Charles Williams’ last novel brings together many of the themes of his other five novels. Lester Furnival, who has been married for six months, and her school friend Evelyn Mercer are killed by a plane that crashes near Westminster Bridge. Only gradually does Lester realize that she is dead. As she crosses a strangely quiet but still familiar London, Lester speaks to her living husband, Richard. With Evelyn, she sets out to accomplish something in her “new life” to make up for her incomplete earlier life.
Jonathan Drayton, a painter friend of Richard Furnival, is in love with Betty Wallingford. To impress Betty’s mother, he paints a portrait of Simon Leclerc. Lady Wallingford sees in the picture “a ranked mass of beetles” around the face of an imbecile. Offended, she insists that Betty break off her engagement to Jon-athan. Jonathan also has painted a remarkable picture of the city of London as a city of light. The painting impresses Richard, who asks how Jonathan came to create it. Jonathan explains that Sir Joshua Reynolds, a famous English painter of the late eighteenth century, once alluded to common observation and a plain understanding as the source of all art. Jonathan is later visited by Simon, who approves of his portrait but dislikes the painting of the illuminated city. He attempts to flatter Jonathan, calling him a genius and insisting that great art is apostolic. A practical artist, Jonathan throughout the novel insists on observation and understanding rather than apostolic excess.
Betty turns out to be the daughter of Lady Wallingford and Simon. She is being used by Simon to enter the world of spirits and bring back information about the future. On one such mission, she meets her former schoolmates Lester and Evelyn, who follow her home. Unknown to Simon, Lester enters the house and intercedes when Simon attempts to sacrifice his daughter. Later, Evelyn, whose motives are petty and malignant, is called up by Simon at his Holburn meeting place.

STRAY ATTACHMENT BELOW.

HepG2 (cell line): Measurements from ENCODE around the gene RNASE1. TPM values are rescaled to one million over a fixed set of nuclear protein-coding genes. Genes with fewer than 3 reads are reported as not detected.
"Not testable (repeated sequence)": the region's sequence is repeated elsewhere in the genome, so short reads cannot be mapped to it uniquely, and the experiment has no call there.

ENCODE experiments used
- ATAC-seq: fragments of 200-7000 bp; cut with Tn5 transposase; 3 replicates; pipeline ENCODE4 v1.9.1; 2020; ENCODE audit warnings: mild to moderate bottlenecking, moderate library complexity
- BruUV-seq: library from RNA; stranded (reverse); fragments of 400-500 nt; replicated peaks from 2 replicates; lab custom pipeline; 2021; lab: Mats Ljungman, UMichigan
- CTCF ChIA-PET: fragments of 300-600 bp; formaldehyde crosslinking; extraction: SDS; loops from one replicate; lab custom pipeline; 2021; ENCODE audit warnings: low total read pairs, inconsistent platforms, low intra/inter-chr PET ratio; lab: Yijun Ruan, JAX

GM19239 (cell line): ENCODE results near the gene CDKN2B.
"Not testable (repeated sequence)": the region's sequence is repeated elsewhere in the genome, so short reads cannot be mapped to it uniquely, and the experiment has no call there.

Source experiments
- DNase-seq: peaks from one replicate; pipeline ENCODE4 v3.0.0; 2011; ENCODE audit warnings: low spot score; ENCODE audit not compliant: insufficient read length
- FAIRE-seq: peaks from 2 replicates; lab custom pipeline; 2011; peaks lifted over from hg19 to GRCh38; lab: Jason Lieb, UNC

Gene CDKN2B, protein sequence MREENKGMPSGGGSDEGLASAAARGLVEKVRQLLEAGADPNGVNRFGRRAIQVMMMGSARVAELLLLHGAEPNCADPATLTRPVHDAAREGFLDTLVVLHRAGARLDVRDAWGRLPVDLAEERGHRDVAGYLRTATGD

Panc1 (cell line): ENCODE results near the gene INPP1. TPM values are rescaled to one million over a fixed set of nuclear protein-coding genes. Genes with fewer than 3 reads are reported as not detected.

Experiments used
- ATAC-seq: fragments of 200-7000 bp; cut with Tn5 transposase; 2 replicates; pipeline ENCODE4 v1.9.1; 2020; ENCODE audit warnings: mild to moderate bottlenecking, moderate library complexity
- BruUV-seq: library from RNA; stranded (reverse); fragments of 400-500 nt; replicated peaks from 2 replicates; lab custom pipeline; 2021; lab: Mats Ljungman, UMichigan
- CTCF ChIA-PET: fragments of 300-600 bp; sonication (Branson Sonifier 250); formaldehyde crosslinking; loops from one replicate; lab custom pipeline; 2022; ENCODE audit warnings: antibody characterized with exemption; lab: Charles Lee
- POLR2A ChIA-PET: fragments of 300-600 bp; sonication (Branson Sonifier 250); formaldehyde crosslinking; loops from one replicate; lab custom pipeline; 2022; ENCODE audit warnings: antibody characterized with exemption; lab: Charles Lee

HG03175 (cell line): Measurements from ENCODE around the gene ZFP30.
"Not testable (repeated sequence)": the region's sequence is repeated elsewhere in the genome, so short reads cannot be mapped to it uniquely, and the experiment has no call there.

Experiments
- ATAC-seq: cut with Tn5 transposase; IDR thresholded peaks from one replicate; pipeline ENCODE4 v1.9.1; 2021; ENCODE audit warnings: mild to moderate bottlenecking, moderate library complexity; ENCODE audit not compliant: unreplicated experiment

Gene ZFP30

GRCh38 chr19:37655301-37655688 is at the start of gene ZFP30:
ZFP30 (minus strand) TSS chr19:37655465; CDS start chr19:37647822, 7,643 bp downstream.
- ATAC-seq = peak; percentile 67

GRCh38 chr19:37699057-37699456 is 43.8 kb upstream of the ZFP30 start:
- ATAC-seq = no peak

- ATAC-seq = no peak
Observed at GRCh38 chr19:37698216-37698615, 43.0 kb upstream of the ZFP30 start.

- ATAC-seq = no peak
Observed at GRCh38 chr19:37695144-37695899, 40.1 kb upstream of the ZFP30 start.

After his attempt to sacrifice Betty fails, Simon, in an attempt to control Lester, creates a humanoid figure from his spittle and dust. Both Evelyn and Lester enter into it. Using this figure, Lester places a telephone call to Richard to alert him about what has happened.
Simon is destroyed by his own creations in a final confrontation. Lady Wallingford tries to save Betty at the last moment and survives, to be taken care of by her transformed daughter, who even cures the attendants of Simon. Evelyn consigns herself to the region of the damned. Because of her self-sacrifice and Betty’s forgiveness, Lester moves through Purgatory toward final blessing.
*Westminster Bridge. Bridge over the River Thames near London’s Westminster Abbey and Houses of Parliament, where the novel opens with Lester Furnival standing by the bridge and coming to the realization that she is dead. She also realizes that she, along with her friend Evelyn Mercer, was killed on this spot by a warplane dropping out of the sky. From there she and Evelyn begin to wander around London.
*London. From the moment when Lester finds herself alone on Westminster Bridge to the climax of her disappearance from Simon’s house, there is always a strong sense of London as the background to the action. At first, Lester can see only the city, but as her spirit develops, she hears all the familiar noises of people and traffic, feels the pavement under her feet, and smells the river and the October rain. The literalness of London sights, sounds, and locations is not merely a device to root...
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the supernatural story in the natural world. For Charles Williams, London is an image of the City of God, the Holy City, the community of the saints.
When the city is first mentioned, the term indicates the ancient borough of London, site of St. Paul’s Cathedral, as distinguished from Holborn, where Simon’s headquarters are. Through Lester’s developing spiritual perception, however, the spiritual reality of the eternal city is revealed. Its identity is hinted to mortal eyes on the fateful afternoon when Lady Wallingford and Betty call to look at Jonathan’s portrait of Simon. Lady Wallingford is equally antagonized by another painting that Jonathan and Richard consider the best that Jonathan has done, a painting of a part of London after a raid, a scene of desolation bathed in living light.